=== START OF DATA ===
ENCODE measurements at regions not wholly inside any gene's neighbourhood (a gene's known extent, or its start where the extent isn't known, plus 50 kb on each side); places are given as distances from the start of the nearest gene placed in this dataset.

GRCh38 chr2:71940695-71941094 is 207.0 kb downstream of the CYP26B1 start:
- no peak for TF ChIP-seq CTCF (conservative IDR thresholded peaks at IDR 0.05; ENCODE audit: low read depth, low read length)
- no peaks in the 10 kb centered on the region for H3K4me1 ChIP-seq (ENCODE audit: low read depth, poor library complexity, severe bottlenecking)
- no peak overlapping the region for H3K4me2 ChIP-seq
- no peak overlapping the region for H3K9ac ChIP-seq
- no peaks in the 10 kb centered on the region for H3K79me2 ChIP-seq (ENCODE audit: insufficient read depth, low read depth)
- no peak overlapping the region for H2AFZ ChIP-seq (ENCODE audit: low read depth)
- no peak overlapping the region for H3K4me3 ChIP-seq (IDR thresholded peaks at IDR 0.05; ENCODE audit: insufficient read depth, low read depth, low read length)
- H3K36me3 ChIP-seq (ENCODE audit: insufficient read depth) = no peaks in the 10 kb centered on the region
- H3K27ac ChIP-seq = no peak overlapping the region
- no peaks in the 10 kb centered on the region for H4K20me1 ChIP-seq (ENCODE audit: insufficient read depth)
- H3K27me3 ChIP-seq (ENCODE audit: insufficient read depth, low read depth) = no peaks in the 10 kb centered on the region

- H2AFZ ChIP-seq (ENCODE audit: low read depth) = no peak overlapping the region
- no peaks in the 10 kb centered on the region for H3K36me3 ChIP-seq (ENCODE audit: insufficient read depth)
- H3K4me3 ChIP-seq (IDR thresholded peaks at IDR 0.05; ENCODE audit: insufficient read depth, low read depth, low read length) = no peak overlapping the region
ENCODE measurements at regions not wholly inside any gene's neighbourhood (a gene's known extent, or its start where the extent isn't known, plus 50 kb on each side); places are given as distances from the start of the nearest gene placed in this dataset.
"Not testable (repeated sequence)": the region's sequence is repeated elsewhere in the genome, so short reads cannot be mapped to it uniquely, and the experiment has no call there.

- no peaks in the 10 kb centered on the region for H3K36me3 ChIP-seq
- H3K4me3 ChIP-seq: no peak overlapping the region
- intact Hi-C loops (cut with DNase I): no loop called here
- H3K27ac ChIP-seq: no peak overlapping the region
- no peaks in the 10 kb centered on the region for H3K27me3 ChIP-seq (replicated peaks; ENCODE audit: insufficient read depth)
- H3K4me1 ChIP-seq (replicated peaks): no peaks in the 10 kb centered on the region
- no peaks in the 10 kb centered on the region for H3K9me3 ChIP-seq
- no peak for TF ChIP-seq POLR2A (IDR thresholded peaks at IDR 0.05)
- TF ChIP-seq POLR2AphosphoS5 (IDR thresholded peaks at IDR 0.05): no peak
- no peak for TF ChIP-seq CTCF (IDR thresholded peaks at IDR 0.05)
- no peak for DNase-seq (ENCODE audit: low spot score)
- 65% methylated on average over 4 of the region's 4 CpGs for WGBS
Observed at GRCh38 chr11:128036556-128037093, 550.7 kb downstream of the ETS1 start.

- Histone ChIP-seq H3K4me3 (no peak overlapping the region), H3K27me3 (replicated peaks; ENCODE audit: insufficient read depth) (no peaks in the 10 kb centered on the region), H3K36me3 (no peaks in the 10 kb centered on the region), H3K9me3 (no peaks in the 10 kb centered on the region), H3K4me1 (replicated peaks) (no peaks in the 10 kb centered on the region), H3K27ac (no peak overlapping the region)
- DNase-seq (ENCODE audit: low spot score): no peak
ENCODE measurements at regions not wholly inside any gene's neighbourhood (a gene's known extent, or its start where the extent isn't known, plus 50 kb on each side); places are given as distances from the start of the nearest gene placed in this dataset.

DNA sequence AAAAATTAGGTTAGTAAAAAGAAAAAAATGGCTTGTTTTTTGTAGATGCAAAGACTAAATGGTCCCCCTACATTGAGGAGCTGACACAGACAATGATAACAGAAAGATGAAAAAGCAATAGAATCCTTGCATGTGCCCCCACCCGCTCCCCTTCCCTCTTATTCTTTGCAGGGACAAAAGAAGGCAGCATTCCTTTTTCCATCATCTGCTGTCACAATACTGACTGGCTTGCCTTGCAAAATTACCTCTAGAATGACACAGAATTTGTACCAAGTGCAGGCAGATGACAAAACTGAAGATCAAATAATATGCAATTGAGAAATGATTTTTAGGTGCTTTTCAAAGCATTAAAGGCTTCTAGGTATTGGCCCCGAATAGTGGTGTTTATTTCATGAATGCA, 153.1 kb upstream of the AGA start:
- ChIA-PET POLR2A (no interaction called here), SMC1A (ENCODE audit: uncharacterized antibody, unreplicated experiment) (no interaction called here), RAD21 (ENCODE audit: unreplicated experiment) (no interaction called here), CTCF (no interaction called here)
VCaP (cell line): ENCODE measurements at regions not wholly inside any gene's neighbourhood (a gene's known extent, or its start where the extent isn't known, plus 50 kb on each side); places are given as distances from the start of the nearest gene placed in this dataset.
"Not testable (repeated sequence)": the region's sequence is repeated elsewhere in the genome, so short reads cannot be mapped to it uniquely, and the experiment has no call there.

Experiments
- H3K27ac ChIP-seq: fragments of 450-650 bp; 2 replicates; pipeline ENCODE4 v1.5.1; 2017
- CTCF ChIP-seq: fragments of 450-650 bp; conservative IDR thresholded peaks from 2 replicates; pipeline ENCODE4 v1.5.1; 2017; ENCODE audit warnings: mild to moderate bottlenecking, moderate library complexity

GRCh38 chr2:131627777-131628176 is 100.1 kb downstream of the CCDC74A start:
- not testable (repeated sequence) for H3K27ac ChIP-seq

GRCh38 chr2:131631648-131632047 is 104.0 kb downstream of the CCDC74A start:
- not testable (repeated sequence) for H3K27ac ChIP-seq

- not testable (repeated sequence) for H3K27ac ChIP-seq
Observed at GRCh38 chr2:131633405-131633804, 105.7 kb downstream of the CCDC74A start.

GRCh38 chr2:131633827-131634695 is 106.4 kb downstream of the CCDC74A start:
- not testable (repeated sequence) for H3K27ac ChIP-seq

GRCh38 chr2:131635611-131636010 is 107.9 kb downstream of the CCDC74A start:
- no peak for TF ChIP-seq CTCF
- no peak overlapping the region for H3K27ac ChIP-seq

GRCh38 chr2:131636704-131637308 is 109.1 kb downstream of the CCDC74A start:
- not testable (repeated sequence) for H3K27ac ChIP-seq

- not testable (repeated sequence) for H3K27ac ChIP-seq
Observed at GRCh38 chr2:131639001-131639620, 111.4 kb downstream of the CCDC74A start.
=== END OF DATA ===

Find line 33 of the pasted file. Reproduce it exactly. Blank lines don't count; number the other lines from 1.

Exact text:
- DNase-seq (ENCODE audit: low spot score): no peak